Graduate profile: Big data and making movies
Jie Song, a second-year graduate student working on a master’s degree in statistics at Rice University, has plotted a career based on long-deferred gratification.
“My first love is film. I want to make movies, and I have already made many of them. But I need money to finance the kind of movies I want to make. Statistics is part of my plan,” said Song, who at age 27 has already accumulated much experience in film, academia and the financial industry.
Starting at age 14, he taught himself to use video-editing software, and proceeded to learn writing and directing on the job. Between 2002 and 2012, Song wrote and directed six short films and four plays for the stage, all in Mandarin, most in the genre he calls “serious drama,” but also comedies and documentaries. Song’s parents were skeptical. They were part of the first generation after Mao’s Cultural Revolution to attend university. Could their son earn a respectable living making movies?
“I understand their concern. I am their only child. They worry about me,” said Song, who in 2012 earned B.S. degrees in mathematics, and in finance and technology management, from Indiana University. Even before that he was building a rich résumé in finance and academia.
In 2010, Song went to work as a commercial loans intern with the China Construction Bank in Hangzhou, his native city. Two years later he was a research assistant for a professor of business administration at the University of Southern California.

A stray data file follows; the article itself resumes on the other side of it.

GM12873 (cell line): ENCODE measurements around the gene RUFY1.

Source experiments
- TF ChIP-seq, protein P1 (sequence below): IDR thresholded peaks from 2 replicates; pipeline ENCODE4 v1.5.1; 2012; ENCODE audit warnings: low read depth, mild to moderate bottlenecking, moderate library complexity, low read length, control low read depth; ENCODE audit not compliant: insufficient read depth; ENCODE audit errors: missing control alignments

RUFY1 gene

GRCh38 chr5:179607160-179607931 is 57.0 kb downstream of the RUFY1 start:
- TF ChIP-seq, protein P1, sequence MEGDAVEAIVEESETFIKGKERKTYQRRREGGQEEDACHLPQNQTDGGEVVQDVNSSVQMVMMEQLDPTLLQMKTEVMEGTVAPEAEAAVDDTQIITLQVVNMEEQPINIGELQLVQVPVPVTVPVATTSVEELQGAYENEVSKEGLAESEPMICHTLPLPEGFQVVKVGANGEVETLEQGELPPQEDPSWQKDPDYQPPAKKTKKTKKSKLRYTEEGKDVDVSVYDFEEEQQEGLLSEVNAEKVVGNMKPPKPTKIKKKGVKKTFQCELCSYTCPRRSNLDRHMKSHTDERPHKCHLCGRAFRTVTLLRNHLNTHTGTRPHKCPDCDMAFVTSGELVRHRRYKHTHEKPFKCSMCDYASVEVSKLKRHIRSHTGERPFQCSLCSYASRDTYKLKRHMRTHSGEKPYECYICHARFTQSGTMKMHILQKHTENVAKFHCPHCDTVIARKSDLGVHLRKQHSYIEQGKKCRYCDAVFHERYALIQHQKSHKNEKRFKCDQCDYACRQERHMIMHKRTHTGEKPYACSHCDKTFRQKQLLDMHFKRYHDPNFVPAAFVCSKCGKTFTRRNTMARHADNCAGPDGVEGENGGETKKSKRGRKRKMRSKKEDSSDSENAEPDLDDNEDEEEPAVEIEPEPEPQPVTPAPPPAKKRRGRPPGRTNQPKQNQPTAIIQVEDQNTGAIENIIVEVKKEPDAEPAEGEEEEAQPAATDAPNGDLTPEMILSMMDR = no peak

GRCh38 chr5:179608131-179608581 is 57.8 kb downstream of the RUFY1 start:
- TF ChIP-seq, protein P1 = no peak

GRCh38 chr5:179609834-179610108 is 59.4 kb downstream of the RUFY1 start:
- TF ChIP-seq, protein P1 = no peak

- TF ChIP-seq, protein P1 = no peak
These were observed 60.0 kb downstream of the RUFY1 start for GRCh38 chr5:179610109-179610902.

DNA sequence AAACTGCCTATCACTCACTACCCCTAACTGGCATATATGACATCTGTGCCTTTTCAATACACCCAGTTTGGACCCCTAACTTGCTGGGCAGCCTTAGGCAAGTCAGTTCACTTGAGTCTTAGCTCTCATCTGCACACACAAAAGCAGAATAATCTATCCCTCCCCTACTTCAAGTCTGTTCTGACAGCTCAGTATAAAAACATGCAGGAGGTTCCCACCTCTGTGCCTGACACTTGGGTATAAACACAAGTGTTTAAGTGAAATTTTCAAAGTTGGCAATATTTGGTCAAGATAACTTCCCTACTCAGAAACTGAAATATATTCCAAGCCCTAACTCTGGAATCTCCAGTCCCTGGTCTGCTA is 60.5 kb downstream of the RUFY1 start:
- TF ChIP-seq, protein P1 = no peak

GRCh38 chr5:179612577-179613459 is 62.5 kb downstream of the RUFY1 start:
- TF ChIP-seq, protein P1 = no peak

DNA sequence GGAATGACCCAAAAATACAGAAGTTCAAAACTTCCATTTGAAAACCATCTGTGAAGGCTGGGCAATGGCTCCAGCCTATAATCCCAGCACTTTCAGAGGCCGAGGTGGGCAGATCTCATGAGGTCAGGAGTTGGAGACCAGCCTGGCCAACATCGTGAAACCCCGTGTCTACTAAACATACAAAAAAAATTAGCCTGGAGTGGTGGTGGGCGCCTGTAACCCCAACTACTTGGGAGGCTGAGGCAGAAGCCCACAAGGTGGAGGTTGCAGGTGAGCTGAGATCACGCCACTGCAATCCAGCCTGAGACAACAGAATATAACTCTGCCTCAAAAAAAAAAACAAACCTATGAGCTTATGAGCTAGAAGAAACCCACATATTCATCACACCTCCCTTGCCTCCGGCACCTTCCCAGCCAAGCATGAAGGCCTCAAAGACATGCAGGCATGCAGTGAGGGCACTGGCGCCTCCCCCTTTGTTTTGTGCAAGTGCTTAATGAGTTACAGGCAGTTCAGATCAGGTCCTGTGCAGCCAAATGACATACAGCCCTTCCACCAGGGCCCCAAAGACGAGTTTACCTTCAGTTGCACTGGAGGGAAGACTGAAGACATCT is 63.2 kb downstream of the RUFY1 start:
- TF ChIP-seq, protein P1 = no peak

For two additional years he worked as a research assistant for a professor in the College of Economics and Management at Zhejiang Sci-tech University in Hangzhou. At the same time he was working as a trading analyst with the Zhejiang Yong’an Futures Co. His next job was as a data analyst for the Hangzhou Yunbang Data Co.
“There were two parts to that job. I made strategic solutions to credit risk assessment for the Hangzhou United Bank, and I also implemented the Salford system for data solutions and coached bank personnel with the way to use the system,” Song said.
Song’s academic adviser at Rice is John Dobelman, professor in the practice of statistics. With him he has worked on pairs trading strategy, machine learning in portfolio construction and a platform entrepreneurs can use to make connections. Song’s goal after getting his master’s degree is to secure a job in the financial industry, preferably in the Bay Area, and eventually organize his own startup company based on the algorithm he has devised for a trading platform.
“I want to work while working on my own project, and save money. Then I can get on to my own project, which is making films,” Song said.